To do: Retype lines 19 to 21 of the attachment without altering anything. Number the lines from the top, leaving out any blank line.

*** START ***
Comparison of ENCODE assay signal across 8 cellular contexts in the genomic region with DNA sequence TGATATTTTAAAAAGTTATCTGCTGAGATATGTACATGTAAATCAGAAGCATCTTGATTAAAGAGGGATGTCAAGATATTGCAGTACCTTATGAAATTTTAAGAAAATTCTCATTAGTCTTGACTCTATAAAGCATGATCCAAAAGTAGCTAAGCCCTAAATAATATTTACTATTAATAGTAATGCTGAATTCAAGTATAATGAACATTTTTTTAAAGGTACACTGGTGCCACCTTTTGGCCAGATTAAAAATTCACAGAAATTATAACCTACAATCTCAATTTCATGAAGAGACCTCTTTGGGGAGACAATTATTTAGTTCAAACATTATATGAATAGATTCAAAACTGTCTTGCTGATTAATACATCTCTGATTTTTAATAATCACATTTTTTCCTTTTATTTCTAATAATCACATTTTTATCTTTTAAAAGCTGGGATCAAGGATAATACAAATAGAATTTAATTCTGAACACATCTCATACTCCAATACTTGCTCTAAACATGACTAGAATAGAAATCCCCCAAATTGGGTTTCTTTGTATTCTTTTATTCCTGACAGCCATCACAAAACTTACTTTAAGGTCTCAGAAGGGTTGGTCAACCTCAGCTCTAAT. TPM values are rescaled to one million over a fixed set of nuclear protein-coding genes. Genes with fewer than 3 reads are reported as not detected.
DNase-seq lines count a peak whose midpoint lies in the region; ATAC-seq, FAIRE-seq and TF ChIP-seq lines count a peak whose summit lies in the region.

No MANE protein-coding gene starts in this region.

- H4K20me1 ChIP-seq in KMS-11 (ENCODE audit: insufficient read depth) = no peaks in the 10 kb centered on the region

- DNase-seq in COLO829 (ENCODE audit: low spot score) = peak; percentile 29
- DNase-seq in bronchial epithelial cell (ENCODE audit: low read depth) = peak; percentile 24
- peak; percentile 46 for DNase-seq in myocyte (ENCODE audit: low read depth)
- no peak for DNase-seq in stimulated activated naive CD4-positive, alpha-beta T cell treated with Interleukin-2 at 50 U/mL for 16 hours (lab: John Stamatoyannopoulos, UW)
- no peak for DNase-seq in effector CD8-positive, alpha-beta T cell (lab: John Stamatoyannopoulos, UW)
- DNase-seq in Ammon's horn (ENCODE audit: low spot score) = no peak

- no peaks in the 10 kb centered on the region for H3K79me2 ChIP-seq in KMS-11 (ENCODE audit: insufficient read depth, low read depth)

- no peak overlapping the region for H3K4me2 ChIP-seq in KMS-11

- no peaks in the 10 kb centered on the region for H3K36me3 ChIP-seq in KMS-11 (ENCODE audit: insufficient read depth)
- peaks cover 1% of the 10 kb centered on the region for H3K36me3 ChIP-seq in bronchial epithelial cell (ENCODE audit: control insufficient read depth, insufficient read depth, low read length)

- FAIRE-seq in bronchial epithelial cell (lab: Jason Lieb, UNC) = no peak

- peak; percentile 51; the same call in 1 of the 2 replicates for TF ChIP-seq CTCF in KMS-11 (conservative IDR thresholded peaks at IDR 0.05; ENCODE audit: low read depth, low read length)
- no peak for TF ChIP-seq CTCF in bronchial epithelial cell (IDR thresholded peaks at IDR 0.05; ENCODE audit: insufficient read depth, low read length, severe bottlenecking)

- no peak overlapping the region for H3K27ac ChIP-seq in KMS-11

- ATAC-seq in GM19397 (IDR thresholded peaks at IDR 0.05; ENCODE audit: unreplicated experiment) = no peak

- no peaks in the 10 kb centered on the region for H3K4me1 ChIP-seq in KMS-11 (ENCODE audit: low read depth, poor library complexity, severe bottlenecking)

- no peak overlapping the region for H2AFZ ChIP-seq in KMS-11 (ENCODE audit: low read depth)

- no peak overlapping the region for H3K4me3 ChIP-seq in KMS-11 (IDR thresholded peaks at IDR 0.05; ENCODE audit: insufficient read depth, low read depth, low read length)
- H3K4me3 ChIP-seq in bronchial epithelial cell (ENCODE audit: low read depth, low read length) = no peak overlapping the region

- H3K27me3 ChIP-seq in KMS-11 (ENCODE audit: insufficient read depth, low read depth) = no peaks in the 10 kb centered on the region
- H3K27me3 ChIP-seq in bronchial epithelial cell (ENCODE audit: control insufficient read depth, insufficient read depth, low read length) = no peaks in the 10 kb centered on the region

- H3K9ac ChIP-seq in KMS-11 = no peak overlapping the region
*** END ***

- ATAC-seq in GM19397 (IDR thresholded peaks at IDR 0.05; ENCODE audit: unreplicated experiment) = no peak

- no peaks in the 10 kb centered on the region for H3K4me1 ChIP-seq in KMS-11 (ENCODE audit: low read depth, poor library complexity, severe bottlenecking)

- no peak overlapping the region for H2AFZ ChIP-seq in KMS-11 (ENCODE audit: low read depth)